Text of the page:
The youngest female marathoner is propelled by Jewish pride

Magen David-wearing teen didn’t let Palestinian flags put her off the London Marathon


The youngest female London Marathon runner, Maya Woolf, turned 18 just five days before the race, but her confidence is far beyond her years.

With a large Magen David visible above her running kit, Maya said: “It’s right there so everyone can see it. I’m proud of it.” Her father bought Woolf the necklace shortly after her Bat mitzvah, and “I have not taken it off since,” she said. “It’s a very big one, and I’m glad,” the West London sixth-former added.

Woolf asked her dad before the run if it would be safe to wear the necklace. “He told me to do it and be proud.”

Along the 26.2-mile course, Woolf’s necklace stood out.

Around 10k into the race, the young Jewish runner started noticing Palestinian flags, “about one every 20 metres until the end. There were loads around Canary Wharf. It was difficult […] I was by myself, and it upset me.”

The teen called her dad via her wireless headphones, and he offered moral support. She spotted her devoted family – parents, sister, friends and boyfriend – seven times along the route.

In a touching moment after the race, Woolf met the oldest marathon runner, 81-year-old Eileen Hieron. A video of the interaction went viral on social media and Woolf has been subjected to some antisemitic comments. Under a post on TikTok, she received a barrage of Palestinian flags.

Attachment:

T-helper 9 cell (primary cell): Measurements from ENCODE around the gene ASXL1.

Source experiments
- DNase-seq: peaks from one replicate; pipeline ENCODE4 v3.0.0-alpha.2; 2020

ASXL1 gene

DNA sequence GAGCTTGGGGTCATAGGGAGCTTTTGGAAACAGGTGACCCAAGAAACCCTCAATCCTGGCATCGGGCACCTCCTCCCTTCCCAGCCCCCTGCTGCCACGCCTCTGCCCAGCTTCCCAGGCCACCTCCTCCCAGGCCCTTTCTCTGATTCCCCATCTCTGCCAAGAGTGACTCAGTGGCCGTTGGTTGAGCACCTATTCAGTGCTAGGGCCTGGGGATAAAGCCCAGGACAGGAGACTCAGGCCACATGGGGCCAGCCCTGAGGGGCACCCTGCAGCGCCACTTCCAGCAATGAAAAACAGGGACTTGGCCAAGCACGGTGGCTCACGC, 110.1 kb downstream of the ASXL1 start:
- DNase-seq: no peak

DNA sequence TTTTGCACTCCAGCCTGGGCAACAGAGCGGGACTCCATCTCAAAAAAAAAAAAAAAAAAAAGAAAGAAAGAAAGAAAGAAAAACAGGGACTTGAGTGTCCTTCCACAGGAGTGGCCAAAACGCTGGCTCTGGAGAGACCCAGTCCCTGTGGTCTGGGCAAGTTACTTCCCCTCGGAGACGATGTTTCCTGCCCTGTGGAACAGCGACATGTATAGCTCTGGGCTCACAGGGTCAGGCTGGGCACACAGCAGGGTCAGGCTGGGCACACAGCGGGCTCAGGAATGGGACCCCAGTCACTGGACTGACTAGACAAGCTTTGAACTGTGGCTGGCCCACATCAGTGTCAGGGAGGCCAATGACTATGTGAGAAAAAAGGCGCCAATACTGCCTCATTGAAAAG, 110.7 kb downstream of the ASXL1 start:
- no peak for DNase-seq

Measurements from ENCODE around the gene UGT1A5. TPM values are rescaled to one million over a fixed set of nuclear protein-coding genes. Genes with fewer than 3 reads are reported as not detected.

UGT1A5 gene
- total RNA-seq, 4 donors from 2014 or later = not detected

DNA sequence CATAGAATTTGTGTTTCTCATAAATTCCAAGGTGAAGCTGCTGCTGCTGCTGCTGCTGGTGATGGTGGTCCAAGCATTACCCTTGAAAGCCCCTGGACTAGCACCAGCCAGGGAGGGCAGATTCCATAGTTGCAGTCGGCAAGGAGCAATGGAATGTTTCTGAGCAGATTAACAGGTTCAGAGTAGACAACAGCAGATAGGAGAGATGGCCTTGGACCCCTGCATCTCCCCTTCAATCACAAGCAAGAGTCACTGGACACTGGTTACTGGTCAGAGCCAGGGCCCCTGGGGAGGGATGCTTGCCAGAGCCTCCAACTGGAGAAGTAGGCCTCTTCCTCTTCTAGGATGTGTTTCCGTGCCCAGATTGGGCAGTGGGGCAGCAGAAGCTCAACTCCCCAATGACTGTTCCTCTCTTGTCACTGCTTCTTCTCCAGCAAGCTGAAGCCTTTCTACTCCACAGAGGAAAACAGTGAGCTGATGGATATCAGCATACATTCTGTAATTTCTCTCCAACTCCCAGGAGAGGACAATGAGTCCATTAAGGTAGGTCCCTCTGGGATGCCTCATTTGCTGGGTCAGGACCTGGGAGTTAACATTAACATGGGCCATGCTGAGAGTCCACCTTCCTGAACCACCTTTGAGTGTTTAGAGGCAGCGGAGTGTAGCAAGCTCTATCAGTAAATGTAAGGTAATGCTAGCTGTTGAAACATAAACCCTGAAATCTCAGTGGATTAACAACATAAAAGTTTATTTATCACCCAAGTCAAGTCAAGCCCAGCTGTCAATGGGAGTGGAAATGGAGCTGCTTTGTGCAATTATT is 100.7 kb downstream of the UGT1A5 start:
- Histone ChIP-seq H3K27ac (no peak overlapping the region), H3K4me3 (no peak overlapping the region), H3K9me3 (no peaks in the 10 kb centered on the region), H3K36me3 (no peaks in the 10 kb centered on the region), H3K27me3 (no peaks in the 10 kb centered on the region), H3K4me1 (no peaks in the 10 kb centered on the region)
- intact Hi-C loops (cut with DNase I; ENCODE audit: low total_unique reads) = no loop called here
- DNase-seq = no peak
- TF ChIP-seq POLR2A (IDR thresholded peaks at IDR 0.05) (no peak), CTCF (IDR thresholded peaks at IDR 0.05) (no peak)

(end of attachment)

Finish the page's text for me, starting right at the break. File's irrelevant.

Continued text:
“It was strange to me because my post had nothing to do with being Jewish. It was just about running the marathon,” she said.

“On the other hand, I received so much support from people telling me how brave I am to have worn my Star of David,” she added, and she loved seeing someone waving an Israeli flag along the track.

Woolf, who attends West London synagogue, describes herself as “the most religious member of my family”. She volunteers for her community and runs the Jewish Society at Godolphin and Latymer School, where she has helped to organise the school’s annual Holocaust Memorial Day events.

In her final year of school, running is essential to Woolf’s revision process and has helped her mental health as she prepares for her exams. “Running brings me a positive release.”

“Sport has helped me mentally so much. Running helps clear my mind. As someone who has been running for a while, I feel safer running around than I do being still,” she went on.

Woolf chose to raise money for Greenhouse Sports and has gathered over three times the £2,500 required of marathon runners, raising a whopping £8,000 for the charity. Greenhouse Sports helps disadvantaged children through mentoring and coaching to improve their life chances. “I went to one of their basketball coaching sessions and saw what a positive impact it has,” she said.

The energy on the marathon motivated Woolf, “One girl stopped to help me stretch my calf cramp. Left and right, people were asking if runners were okay. People were so kind.”

Propelled to run the marathon again, Woolf would like to try New York and Paris next.

Until then, the teen is preparing for her first International Baccalaureate exam and deciding between university in America and a gap year. In between revision sessions, she is off for another run around her racecourse – Hyde Park, Battersea and Hammersmith. “Marathon training has taught me I can run anywhere.”

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